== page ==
Review: The Ballad of Allyn-a-Dale by Danielle E. Shipley

The Ballad of Allyn-a-Dale Book Cover The Ballad of Allyn-a-Dale
Danielle E. Shipley

Welcome to Avalon, a Renaissance Faire where heroes of legend never die. Where the Robin Hood walking the streets is truly the noble outlaw himself. Where the knightly and wizardly players of King Arthur’s court are in fact who they profess to be. Where the sense of enchantment in the air is not mere feeling, but the Fey magic of a paradise hidden in plain sight.

Enter Allyn-a-Dale. The grief of his father’s death still fresh and the doom of his own world looming, swirling realities leave the young minstrel marooned in an immortal Sherwood Forest, where he is recruited as a member of Robin Hood’s infamous outlaw band. But Allyn’s new life may reach its end before it’s scarcely begun. Their existence under threat, the Merry Men are called upon to embark on a journey to the dangerous world Outside – ours – on a quest which must be achieved without delay, or eternity in Avalon will not amount to very long at all.

Review:

I received a free copy of this book from the author in exchange for an honest review.

Because I’m on a life-long quest to find and devour books about Robin Hood and his Merry Men, I was delighted to stumble upon The Ballad of Allyn-a-Dale. A Renaissance Faire populated by living legends like King Arthur, Merlin, and the dashing Robin Hood? Count me in!

At the start of the story, newly orphaned minstrel Allyn-a-Dale is brought, rather unexpectedly, to the mystical Avalon. Avalon is a “place of magical renewal,” a refuge where legendary beings are kept alive and well by the magic of the fey. In order to keep the modern-day people who don’t live in Avalon (known as “Outsiders”) from discovering their secret, the legends hide in plain sight, operating Avalon as a Renaissance Faire and pretending to be actors portraying their real selves.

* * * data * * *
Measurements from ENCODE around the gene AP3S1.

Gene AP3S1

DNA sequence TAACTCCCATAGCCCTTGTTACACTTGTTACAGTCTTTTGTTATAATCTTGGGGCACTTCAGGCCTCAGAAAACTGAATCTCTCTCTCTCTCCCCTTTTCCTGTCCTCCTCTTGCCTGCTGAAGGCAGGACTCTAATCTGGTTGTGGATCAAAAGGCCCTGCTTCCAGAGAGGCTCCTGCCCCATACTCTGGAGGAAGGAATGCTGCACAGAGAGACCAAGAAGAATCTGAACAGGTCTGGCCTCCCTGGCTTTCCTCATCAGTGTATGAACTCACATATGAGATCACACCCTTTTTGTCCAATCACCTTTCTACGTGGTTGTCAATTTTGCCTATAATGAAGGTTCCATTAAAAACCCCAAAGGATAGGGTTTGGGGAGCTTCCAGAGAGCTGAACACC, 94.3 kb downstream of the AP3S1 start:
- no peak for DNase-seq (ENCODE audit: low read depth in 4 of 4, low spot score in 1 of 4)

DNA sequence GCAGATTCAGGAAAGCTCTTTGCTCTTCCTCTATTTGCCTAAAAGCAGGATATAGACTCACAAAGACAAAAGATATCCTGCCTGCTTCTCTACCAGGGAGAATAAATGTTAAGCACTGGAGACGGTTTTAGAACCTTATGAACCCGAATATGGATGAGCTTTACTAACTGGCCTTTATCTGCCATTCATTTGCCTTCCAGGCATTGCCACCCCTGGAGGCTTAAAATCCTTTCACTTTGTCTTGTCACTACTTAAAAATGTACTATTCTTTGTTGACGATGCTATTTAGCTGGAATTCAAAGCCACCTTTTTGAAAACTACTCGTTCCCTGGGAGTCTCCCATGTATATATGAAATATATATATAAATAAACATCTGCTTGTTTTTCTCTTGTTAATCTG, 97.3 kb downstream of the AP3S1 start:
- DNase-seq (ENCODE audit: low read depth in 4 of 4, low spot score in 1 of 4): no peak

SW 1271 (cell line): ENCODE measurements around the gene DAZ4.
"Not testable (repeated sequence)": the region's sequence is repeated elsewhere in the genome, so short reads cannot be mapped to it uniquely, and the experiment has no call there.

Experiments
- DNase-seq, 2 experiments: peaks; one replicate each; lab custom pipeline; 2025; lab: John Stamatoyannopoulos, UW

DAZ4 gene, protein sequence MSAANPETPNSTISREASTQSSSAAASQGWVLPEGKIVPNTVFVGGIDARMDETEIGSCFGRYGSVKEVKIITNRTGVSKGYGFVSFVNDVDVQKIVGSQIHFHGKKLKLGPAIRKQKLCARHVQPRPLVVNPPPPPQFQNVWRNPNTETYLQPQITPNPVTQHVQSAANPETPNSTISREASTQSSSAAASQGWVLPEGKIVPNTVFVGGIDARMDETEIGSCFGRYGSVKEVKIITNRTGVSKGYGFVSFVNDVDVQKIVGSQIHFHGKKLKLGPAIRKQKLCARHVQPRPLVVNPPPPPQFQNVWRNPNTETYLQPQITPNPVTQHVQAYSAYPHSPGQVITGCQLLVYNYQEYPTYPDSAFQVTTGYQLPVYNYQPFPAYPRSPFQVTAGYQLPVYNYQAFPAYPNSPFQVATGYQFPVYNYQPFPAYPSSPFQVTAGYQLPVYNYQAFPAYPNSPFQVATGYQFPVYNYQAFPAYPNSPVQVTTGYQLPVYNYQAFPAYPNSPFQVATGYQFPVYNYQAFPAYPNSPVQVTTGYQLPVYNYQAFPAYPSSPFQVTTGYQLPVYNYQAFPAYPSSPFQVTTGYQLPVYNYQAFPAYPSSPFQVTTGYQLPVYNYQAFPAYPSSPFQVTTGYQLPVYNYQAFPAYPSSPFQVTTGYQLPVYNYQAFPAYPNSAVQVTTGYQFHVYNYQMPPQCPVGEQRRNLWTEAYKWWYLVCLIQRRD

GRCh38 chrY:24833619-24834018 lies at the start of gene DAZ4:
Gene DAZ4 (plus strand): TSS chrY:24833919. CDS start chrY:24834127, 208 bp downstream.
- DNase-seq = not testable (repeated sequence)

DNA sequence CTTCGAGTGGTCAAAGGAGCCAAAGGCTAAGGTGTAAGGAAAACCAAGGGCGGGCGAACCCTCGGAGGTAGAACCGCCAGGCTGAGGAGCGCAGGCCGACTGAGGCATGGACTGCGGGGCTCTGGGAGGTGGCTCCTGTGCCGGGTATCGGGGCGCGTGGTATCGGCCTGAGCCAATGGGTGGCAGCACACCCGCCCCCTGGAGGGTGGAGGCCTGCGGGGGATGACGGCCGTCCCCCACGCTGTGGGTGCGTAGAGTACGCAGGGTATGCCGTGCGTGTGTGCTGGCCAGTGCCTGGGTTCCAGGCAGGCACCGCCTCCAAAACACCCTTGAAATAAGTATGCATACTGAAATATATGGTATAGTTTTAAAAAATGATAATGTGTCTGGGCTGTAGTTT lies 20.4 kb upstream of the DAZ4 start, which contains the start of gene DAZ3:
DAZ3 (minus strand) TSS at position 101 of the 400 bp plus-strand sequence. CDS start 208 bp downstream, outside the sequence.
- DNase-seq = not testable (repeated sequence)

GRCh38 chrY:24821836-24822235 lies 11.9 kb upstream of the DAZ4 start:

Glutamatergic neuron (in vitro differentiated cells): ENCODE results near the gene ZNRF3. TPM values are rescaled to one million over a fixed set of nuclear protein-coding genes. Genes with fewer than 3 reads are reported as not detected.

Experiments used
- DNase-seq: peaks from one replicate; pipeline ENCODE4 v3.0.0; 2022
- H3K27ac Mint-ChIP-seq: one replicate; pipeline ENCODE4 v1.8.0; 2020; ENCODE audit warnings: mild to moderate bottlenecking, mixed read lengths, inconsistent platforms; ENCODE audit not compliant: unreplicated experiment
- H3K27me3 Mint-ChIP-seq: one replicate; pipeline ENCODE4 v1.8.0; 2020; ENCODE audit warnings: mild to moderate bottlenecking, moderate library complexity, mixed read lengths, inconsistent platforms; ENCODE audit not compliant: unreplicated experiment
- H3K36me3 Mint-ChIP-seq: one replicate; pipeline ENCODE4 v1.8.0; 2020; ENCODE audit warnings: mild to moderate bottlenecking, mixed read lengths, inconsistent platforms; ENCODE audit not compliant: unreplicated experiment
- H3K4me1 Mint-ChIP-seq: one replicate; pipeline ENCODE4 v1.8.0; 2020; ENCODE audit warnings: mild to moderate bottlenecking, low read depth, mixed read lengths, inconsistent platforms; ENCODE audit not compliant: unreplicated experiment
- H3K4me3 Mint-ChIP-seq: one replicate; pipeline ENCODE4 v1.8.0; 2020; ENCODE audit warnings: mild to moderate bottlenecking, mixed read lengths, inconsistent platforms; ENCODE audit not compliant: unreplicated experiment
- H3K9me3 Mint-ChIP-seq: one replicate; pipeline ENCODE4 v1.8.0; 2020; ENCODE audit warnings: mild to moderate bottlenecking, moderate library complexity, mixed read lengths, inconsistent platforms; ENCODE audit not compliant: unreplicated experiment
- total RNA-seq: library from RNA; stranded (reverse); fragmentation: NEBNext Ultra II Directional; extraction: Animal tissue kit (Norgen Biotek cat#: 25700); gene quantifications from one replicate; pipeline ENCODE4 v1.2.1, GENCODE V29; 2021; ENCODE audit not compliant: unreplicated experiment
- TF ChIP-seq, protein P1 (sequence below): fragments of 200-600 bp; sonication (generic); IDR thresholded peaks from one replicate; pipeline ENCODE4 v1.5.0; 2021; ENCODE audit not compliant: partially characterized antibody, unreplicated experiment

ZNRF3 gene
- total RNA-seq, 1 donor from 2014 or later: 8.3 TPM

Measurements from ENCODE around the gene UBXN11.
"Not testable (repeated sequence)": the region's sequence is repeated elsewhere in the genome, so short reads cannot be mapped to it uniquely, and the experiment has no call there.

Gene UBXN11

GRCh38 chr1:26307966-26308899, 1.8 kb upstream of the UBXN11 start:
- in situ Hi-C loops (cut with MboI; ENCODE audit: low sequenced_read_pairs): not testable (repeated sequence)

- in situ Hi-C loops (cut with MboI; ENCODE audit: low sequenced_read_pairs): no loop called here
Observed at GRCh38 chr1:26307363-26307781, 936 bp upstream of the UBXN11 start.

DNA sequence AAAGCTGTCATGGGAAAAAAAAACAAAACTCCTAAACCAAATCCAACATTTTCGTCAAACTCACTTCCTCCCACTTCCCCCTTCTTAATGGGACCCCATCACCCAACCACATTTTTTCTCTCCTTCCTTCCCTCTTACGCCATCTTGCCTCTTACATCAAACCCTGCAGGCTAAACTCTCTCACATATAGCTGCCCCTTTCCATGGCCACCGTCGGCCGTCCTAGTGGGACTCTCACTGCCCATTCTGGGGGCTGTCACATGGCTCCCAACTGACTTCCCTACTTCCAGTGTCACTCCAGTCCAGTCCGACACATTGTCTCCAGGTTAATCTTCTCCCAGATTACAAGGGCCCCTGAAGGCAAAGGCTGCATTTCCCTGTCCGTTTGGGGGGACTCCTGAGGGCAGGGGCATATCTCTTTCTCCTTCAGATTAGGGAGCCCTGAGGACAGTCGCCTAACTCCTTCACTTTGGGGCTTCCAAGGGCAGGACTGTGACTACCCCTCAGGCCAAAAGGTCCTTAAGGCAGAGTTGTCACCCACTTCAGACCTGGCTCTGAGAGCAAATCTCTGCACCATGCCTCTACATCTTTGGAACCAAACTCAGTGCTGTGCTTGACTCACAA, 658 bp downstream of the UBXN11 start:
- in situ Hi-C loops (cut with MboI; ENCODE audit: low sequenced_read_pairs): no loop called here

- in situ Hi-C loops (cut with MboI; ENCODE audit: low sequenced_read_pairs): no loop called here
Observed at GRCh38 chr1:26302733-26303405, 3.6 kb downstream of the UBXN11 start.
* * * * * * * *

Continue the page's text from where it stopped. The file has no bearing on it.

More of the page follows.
“While you’re in Avalon, you are employed by the Faire. Do room, board, and conditionally eternal youth sound like fair wages to you?”

Allyn is graciously permitted to join the Faire’s residents as one of Robin Hood’s Merry Men. All goes smoothly until someone steals the magical artifact that concentrates the faeries’ power and keeps Avalon’s residents alive. Robin and his crew vow to recover the artifact, and they venture into the modern world in pursuit.

Legendary characters and modern ways of life clash in this book; in many ways, it’s quite jarring. For example, I found it disconcerting that the wizard Merlin owns a computer. Likewise, there’s something vaguely horrifying about hearing one of the Merry Men utter the words “chillax, you pedant,” or seeing Queen Guinevere “grooving along to the Rock Minstrel’s ‘Round Table Rhapsody’” while playing a Dance-Dance-Avalon video game.

That said, there are times when it’s amusing to see the Merry Men try to assimilate to contemporary culture. Will Scarlet, Robin’s cousin and fellow outlaw, is an Outside/pop culture enthusiast, and he serves as the Merry Men’s sometimes-bumbling-yet-always-energetic guide during the jaunt through the “real” world. There’s a great scene when the group is initiated into the mysteries of placing an order in a fast-food drive-through, and I enjoyed the irony of Robin shopping for clothes at Target. (Archery…targets…get it?) Best of all, though, is when Will tries to engage the Merry Men in a “traditional road-trip game,” at which time his companions totally fail to grasp the nuances of the Alphabet Name Game.

There’s a great deal of goofy humor in The Ballad of Allyn-a-Dale, some of it hitting its mark and some of it not. A few of the cheesier lines had me wincing, like when Merlin learns Allyn’s name and asks, “How do you spell that?” Allyn promptly supplies, “T,H,A,T,” which made me groan out loud.

“His gaze incredulous, Allyn whispered, ‘Do you really rob people?’
‘Unless you count the outrageous price of an ice cream cone around here, not so much nowadays,’ Will said, with a matter-of-fact shrug.”

My main complaint about this novel is that it’s simple and one-dimensional. While I found it to be a very pleasant book, I would have liked greater complexity and depth. It was much lighter and fluffier than I expected, and the characters’ lack of substance left me unsatisfied.

Ultimately, while I enjoyed adding this new Robin Hood story to my quiver (see what I did there?), the overall tone wasn’t exactly what I’d bargained for. I find I prefer more complex Robin Hood tales, with conflict and an edgy tone, to the light-hearted versions like this one. That said, The Ballad of Allyn-a-Dale boasts a fun premise and great writing, so if you’ve an interest in merry outlaws, it’s still worth giving this book a shot.

And now, I’ll leave you with a few amusing quotes from the book:

“There’s a lot of overlap, I’ve found, between the truth and the impossible.”

*****

“…Merlin paused between the chairs of Gawain and Lancelot, turned to face those assembled, and announced, ‘Just so everybody knows, we are all thoroughly screwed.’”

*****